John Mac Senior Member
    Messages: 374

    Yah, poly edge could get a little soft! :drinkup:

    Your lincoln will work, like oldmankent said I am just welding a bead along the bottom egde of the cutting egde. I did two beads, the secound one on top of the first. I will try and remember to take a photo. I also put some on the corners for curb protection.
  10. jgibb150

    jgibb150 Junior Member
    from Indiana
    Messages: 29

    alot of guys have told me to run with my plow shoes on and it will save my cutting edge what do you think?
  11. EJK2352

    EJK2352 Senior Member
    Messages: 193

    Check out www.winterequipment.com they make a plow guard for Meyer, Western, Fisher, etc... called the Xtendor. The dot uses their larger version on their plows and it really extends the cutting edge life. These plow guards use a carbide matrix weld.
  12. terrapro

    terrapro PlowSite Veteran
    from MI
    Messages: 3,912

    yah but then youll be replacing your plow shoes :D
  13. makplow

    makplow Senior Member
    Messages: 242

    Thanks for the link! looks interesting.

  14. Daner

    Daner PlowSite.com Addict
    Messages: 1,187

    There are Hardface rods and then there's Build up rods...without me writing pages of Info, and how to apply...I will give you guys some tips...don't put too much hard face on...you will have checking<----thats a bad thing. If Its worn down...you build It up first with build up rod<-------this rod Is also called a cushion rod and which is also work hardened<------meaning it gets harder as It get rubbed on the pavement...same as the hard face rod.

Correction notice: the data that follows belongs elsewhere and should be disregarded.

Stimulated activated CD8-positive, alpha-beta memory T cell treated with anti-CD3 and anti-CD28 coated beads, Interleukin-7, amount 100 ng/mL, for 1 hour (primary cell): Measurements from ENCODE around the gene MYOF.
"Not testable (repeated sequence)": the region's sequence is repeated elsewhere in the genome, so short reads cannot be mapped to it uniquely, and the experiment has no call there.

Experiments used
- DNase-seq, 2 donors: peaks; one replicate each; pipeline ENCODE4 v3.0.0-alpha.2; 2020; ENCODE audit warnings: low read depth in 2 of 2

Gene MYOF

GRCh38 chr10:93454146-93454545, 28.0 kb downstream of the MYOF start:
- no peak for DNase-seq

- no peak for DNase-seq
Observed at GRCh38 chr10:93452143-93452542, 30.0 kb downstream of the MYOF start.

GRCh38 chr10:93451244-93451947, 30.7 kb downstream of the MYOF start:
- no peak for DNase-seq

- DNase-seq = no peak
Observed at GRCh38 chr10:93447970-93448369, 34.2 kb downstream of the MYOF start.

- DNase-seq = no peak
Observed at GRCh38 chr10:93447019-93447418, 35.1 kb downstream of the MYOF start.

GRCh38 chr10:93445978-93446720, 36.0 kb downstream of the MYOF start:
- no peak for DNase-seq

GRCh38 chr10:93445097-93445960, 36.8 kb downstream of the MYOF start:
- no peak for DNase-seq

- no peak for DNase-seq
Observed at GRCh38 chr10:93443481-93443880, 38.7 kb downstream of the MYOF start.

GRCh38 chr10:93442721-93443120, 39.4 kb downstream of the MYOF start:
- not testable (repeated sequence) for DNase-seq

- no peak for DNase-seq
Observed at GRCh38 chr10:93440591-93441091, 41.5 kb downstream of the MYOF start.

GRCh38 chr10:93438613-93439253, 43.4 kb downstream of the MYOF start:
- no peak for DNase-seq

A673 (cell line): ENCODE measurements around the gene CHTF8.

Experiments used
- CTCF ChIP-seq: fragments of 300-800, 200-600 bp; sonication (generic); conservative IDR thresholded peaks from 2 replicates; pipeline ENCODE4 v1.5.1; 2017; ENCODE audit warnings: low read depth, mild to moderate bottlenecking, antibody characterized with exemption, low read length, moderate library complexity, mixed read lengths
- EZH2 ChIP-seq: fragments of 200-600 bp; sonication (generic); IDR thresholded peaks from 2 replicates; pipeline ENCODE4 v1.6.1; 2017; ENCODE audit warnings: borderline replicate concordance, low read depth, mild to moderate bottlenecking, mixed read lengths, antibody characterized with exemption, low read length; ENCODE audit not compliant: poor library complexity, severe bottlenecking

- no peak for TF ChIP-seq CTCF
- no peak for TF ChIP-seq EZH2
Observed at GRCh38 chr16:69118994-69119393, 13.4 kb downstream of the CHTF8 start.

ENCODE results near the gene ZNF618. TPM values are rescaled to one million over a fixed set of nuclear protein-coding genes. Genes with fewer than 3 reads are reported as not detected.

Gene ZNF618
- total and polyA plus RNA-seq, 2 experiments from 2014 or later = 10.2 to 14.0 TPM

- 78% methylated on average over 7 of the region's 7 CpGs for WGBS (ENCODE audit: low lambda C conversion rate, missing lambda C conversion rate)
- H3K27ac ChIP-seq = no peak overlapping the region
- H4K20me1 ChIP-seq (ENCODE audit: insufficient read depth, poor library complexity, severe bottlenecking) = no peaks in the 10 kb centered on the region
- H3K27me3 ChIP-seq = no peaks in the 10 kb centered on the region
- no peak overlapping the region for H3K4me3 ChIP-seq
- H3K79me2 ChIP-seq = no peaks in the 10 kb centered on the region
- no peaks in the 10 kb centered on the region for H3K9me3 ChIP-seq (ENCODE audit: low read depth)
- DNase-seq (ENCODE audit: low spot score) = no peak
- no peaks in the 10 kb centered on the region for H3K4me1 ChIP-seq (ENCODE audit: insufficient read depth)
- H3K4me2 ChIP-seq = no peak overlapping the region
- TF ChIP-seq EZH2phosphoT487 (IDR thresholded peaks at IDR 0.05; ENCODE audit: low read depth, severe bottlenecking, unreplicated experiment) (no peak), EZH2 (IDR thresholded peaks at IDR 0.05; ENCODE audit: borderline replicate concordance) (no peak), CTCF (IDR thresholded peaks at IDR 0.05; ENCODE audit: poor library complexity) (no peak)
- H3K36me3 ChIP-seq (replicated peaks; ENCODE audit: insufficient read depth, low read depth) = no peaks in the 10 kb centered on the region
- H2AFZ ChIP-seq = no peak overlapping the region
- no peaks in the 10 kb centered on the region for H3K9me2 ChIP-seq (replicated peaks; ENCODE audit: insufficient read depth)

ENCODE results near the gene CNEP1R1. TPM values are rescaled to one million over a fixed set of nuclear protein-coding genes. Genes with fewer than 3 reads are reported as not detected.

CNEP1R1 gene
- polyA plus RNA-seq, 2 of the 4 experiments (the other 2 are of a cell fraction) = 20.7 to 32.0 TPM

Now there are so many hardfacing rods out there...and we have used many different brands.
    When you build up a part shoe ...edge etc...don't let it get red hot...do a bit at a time chip it off...until you have your right shape or size...then lay the hard facing to it...not too hot...308L Stainless will work not too bad...but i would suggest Unitec H63 for you hardfacing...I have uses 100s of others that seems to work the best for the money...goes on easy to...the build up Is a H60...or you can build up with 7018...then hard face on top with the H63.
    If Its not put on properly the part could break, chip ware off fast. A good welder will know where the stress are or load is and the RC or the hardness of the material It self and make the adjustments to suit.
    Hope this helps
  15. John Mac

    John Mac Senior Member
    Messages: 374

    H63 is what I used, one bead thick two beads wide. You know your welding, I am not that smart but what ever I did it is working. I did go slow just because my welders cycle time, and chip the slag as I went. I put 1' foot extensions on my plow and the cuttting edge is not factory so the metal worn a lot faster so this has help a ton. Here is photo of my blade extension, made a 8' 2" plow 10' 2". These photo's are before the hard facing.

    View attachment 30405

    View attachment 30406
    Last edited: Jan 4, 2008
  16. Daner

    Daner PlowSite.com Addict
    Messages: 1,187

    That sounds good to me...the trick Is to not have much... what we call depth of fusion too much...glad to hear u used the h63...tip...never use it to build up too much on your edges.

    2 beads wide i bead thick...Ur good!...check on the box...it will tell you the RC Value...some are used for impact some are used for abrasion...and your using the right rod

    Let me know If you need to know what material to use for steel...there are alot of steels out there just like the rods LOL
    Last edited: Dec 21, 2007
  17. NLS1

    NLS1 Senior Member
    Messages: 321

    Thanks for the posts everyone, very interesting.
    Like the idea of hard facing, used to see it at the Cat dealer I worked at on the big buckets and stuff, cool to try on the little stuff too... why not right?
    Those wing extensions on the Boss look good too John Mac, nice work!
  18. SnowMatt13

    SnowMatt13 PlowSite.com Addict
    Messages: 1,559

    I second the vote for the Extendor....run them on all the small plows at work. Great results.